The following stories deal with specific Inuit individuals and their lives. We hope you enjoy them.
It was around 1979 that the value of sealskins really went down. We have no control over this situation, so we are more or less resigned to it.
I am afraid of what might happen if these conservation groups that have made governments stop the sale of sealskins continue their pressure. It might get to the point that they will stop us from hunting seals at all.
In the days when there was no electricity or fuel, all parts of the seal were used, including the fat for seal oil lamps and heating. Since the introduction of electricity and gas there is no use like this for seal blubber, only as misiraq to make the seal meat go down better. Since the blubber is not used as much as before, we usually take the best parts for eating and leave the rest for scavengers. What has been discarded quickly disappears. At the floe edge in winter, if you skin a seal and leave the guts and go back there later you won’t find anything left.
In times past, if one seal was caught for a family for two days, the dogs had to get about twice as much. Of course, it depended on the use of the dogs. If they were used a lot, they had to be fed a lot more. Dogs were later eliminated to avoid the spread of rabies and the danger to children. This is a new relationship we have with dogs, petting them. In the past, children weren’t allowed to go near the dogs.
There seems to be fewer seals coming around this area since people moved from their camps and into the village, using boats and other machines that make noise. There are fewer seal hunters now. The younger generation isn’t hunting as much as people did in the old days. Young people today just seem to be looking for anything that gives them a thrill or keeps them amused. They’re not serious about doing anything productive. It’s getting so that some of them are becoming useless to themselves and their families.
(Taqralik, June 1985, page 41)
by André Girard
Adamie Alaku from Salluit has been thinking of becoming a pilot since he was a kid. On November 15 1982, his dream came through as Air Inuit hired him on a permanent basis.
It all started when Adamie first got in contact with the Kativik School Board in the fall of 1979. At the time, he had no idea on what the procedures were in order to get proper training. After consulting KSB, he was sent to the Ottawa vocational training in February of 1980.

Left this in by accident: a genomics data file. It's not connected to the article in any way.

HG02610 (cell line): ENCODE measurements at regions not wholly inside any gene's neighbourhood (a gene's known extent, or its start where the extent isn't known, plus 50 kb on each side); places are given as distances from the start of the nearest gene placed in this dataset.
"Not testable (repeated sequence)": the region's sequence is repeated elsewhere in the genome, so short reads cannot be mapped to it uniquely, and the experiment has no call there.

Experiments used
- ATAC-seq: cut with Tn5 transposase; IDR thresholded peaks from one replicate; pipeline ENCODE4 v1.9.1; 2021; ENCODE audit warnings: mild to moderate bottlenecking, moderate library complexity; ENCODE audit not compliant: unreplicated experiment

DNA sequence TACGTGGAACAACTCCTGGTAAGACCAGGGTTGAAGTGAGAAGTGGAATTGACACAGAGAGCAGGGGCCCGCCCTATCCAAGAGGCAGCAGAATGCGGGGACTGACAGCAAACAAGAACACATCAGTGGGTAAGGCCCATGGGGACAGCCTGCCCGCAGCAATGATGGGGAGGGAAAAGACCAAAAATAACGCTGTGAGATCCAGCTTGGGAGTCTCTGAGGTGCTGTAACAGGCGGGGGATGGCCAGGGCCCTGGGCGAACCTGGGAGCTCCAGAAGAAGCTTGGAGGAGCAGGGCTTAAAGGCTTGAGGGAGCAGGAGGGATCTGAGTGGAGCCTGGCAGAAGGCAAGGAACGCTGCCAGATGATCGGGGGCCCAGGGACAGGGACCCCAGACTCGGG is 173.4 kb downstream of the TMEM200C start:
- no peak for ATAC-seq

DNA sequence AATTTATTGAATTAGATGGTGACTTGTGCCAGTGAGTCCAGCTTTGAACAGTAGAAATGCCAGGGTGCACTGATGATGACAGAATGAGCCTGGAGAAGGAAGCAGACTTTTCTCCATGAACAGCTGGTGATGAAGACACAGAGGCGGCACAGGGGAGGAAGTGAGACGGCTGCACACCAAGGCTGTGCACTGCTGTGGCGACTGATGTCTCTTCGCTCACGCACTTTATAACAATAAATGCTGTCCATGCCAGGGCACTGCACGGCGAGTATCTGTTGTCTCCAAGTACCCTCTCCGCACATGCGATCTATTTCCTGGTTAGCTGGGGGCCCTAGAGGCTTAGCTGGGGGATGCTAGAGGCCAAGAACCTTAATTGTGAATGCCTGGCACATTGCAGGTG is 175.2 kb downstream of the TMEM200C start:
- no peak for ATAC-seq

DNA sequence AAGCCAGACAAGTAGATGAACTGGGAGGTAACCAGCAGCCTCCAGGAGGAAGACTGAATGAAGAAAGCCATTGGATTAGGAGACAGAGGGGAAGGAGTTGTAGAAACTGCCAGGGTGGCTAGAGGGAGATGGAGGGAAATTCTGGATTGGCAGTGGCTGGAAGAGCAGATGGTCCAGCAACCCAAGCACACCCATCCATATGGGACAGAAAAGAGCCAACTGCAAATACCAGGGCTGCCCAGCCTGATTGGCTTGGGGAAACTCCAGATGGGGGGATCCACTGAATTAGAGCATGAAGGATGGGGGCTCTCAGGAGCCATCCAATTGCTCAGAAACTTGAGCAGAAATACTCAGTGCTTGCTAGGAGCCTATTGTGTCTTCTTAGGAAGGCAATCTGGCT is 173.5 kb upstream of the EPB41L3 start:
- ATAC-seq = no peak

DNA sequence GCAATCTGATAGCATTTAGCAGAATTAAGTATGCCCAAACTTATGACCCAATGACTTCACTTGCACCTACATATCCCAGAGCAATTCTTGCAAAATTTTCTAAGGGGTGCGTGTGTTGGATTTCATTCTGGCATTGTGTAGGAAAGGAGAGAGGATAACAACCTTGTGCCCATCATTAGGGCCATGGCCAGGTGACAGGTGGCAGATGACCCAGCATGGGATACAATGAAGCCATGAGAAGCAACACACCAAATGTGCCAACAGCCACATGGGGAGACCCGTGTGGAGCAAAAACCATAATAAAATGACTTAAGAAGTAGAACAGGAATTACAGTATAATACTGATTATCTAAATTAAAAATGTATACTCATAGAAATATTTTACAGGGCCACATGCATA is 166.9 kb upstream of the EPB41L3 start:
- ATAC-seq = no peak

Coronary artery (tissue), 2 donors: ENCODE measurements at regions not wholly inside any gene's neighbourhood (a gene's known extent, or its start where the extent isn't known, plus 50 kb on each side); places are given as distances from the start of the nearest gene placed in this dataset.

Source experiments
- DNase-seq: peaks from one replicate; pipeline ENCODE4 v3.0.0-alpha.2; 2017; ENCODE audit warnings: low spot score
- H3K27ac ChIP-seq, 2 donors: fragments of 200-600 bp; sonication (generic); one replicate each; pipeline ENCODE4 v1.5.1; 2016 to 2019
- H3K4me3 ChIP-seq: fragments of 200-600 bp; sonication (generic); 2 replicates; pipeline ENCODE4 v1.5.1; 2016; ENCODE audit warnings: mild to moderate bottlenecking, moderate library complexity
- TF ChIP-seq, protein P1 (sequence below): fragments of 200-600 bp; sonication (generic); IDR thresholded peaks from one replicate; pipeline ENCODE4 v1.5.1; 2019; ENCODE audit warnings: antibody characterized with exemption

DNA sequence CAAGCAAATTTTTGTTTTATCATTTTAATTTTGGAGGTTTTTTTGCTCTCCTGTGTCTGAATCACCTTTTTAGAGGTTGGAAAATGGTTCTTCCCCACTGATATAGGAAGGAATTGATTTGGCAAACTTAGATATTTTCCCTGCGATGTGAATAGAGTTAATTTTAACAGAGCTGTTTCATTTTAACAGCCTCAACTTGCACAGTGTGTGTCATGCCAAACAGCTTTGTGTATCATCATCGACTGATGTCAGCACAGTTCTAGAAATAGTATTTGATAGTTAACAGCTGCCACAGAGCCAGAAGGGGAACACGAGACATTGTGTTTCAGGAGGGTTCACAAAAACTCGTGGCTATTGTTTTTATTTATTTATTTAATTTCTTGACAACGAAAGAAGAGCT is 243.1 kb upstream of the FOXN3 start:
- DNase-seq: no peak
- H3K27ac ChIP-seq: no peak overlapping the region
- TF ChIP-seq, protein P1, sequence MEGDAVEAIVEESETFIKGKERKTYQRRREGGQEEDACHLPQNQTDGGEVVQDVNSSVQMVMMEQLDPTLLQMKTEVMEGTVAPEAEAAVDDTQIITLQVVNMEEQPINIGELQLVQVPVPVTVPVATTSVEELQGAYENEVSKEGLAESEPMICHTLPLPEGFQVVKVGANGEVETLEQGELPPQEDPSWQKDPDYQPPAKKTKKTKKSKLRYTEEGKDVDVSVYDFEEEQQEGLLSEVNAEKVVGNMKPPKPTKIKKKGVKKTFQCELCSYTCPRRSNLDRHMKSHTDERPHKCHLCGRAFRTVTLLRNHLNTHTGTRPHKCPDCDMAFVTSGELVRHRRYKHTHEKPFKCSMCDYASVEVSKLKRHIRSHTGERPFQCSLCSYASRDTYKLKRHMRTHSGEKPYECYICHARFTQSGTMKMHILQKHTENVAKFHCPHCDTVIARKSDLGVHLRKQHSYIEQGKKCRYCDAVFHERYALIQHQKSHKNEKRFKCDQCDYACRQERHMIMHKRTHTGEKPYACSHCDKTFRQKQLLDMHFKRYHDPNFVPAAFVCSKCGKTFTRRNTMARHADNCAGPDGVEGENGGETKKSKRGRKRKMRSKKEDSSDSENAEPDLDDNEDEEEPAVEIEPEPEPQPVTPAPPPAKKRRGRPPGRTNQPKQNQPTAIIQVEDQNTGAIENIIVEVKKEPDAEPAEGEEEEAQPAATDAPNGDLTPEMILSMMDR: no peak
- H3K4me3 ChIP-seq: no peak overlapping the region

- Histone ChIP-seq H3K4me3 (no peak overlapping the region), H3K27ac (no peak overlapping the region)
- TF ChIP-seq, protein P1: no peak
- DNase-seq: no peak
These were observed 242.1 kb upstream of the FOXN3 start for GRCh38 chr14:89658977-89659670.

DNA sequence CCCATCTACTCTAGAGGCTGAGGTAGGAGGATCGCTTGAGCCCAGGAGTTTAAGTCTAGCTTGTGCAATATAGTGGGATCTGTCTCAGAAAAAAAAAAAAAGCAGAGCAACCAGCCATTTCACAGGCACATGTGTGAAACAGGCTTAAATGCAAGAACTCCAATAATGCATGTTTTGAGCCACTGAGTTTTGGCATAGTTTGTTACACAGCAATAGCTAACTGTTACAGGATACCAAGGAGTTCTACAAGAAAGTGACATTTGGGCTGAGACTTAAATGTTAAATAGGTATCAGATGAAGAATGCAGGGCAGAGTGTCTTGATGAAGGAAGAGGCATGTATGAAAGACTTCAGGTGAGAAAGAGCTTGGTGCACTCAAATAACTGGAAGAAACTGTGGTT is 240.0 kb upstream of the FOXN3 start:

After successfully completing the course that was to provide him with his commercial license, Adamie decided to go back to class last summer in order to follow the “instruments” course which among other things, gives the pilot the ability and the right to fly above and through the clouds. In October 1982, that specific course was completed and Adamie was fully licensed and ready to work.
In a brief interview, Adamie explained a number of things about his experience as a pilot. He made a few recommendations to young people who wish to obtain a pilot license. First, you need a good school education in order to go through all the theory lessons and successfully pass the exams. Secondly, you should be willing to fully dedicate yourself to your work, keeping in mind that flying an airplane is serious business and that people’s life depend on your performance.
Now that Adamie has been working at Air Inuit for almost a year, he pointed out that everything has been going very good for him. He insisted on the fact that being the only Inuk pilot did not create any problem yet as he gets along very well with all others and is treated just as equal. Another thing that he appreciates in his work is the rotating schedule; the working periods are divided by shifts lasting three weeks which means that you fly for three weeks and then you are off for three others. The rotating schedule enables him to see his family and friends on a regular basis. In a three week flying period, a pilot spends anywhere from 70 to 75 hours average in the air.
Adamie’s objective for the future is to become a captain. To get there, he will have to accumulate flying hours, prove his qualifications and show through his flying experience that he has the necessary aptitudes. Also among his plans is to eventually follow a special course that would allow him to fly bigger airplanes. This would definitely open up the doors to a larger variety of flying experiences.
Adamie concluded by pointing out that if some people think they can be serious enough to go through theory successfully (meteorology, flying techniques, air regulations and so on), he definitely encourages them to do so because being a pilot is a fascinating experience that is worth living.
(Taqralik, May 1983, page 13)